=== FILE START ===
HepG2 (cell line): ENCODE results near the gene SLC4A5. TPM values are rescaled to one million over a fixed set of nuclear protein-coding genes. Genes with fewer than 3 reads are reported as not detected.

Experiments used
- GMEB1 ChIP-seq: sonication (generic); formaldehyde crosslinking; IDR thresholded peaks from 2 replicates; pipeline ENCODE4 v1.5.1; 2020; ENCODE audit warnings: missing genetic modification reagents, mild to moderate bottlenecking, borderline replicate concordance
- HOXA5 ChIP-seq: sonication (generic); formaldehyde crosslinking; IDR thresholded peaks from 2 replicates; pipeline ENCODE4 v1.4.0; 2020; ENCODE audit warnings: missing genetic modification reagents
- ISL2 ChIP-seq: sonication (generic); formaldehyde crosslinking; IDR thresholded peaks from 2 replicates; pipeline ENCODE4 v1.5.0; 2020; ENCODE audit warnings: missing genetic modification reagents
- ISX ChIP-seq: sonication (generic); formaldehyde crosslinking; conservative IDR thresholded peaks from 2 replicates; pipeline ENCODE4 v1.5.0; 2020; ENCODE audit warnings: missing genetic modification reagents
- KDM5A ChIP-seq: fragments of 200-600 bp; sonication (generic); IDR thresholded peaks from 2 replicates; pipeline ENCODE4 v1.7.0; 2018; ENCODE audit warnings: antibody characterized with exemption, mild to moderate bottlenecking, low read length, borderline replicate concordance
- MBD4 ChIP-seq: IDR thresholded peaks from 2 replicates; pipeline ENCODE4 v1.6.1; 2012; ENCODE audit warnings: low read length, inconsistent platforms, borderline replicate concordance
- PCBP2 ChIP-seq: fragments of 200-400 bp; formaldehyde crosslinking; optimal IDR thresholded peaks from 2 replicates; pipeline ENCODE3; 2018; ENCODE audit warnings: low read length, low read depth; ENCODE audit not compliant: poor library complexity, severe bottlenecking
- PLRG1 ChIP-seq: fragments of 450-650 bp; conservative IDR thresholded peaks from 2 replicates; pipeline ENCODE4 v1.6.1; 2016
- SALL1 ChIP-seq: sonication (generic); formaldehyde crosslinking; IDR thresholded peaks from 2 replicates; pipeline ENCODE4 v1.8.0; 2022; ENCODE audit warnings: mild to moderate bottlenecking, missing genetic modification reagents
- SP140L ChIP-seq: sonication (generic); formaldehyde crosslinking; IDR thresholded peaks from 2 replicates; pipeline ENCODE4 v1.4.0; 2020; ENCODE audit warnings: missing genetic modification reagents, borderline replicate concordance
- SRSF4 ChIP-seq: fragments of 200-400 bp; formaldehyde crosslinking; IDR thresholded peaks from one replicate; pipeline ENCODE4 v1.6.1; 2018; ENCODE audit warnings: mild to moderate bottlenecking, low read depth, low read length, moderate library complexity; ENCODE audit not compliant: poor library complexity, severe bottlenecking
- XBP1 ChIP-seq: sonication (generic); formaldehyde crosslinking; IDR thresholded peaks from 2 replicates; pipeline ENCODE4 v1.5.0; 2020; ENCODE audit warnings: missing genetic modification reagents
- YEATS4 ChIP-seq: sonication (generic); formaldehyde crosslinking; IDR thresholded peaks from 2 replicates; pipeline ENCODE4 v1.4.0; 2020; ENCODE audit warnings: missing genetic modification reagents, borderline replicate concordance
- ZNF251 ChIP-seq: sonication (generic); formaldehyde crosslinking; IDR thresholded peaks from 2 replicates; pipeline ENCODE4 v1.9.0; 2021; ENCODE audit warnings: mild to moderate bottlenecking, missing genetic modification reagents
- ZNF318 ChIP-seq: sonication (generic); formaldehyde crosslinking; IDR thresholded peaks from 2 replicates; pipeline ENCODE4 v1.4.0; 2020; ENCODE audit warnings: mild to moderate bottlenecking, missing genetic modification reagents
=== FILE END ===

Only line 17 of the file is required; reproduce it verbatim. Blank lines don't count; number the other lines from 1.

- ZNF318 ChIP-seq: sonication (generic); formaldehyde crosslinking; IDR thresholded peaks from 2 replicates; pipeline ENCODE4 v1.4.0; 2020; ENCODE audit warnings: mild to moderate bottlenecking, missing genetic modification reagents